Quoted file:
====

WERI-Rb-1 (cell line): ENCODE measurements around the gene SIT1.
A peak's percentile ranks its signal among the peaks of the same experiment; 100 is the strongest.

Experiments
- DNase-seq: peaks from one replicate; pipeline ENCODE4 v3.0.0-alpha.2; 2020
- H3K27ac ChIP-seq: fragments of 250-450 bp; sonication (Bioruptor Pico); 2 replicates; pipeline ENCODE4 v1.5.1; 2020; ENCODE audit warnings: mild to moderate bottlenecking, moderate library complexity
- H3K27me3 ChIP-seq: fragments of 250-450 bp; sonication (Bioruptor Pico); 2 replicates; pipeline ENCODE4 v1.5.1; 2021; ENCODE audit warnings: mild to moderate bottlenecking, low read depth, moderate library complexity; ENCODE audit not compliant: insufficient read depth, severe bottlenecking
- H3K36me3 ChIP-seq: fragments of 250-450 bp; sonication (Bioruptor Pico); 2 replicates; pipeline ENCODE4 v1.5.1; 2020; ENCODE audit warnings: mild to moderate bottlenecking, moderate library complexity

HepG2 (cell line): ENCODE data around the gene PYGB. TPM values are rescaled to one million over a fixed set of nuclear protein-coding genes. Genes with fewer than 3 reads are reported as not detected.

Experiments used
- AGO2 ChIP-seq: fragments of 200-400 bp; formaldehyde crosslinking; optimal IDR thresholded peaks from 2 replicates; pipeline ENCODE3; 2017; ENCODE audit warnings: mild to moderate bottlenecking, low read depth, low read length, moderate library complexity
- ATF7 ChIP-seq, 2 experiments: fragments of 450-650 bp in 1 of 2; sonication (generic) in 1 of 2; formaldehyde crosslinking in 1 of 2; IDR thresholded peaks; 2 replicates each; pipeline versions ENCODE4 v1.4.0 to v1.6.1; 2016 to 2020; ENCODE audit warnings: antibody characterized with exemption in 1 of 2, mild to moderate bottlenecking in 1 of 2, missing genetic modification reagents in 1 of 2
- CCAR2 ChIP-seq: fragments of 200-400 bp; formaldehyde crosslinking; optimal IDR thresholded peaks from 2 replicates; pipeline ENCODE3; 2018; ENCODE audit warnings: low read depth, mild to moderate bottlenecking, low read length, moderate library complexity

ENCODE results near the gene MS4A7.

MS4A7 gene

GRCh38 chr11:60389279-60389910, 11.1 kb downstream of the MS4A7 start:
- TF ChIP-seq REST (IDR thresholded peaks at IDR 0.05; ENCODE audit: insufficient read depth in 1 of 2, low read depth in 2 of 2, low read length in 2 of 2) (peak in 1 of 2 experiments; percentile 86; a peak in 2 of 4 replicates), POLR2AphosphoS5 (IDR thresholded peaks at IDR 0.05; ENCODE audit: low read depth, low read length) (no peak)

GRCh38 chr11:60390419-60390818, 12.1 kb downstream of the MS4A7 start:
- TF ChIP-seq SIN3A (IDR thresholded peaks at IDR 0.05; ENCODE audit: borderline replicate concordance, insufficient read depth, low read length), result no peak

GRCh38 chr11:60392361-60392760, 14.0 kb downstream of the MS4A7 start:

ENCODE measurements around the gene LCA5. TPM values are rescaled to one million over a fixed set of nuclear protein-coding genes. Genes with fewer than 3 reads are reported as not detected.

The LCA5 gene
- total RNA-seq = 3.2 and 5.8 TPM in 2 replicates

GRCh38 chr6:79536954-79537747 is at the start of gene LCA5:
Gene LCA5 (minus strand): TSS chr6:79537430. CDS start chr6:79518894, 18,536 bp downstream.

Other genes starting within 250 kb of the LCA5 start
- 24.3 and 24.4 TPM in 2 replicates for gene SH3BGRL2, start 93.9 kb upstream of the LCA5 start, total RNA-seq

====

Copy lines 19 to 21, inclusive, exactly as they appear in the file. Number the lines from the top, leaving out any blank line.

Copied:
GRCh38 chr11:60392361-60392760, 14.0 kb downstream of the MS4A7 start:

ENCODE measurements around the gene LCA5. TPM values are rescaled to one million over a fixed set of nuclear protein-coding genes. Genes with fewer than 3 reads are reported as not detected.

The LCA5 gene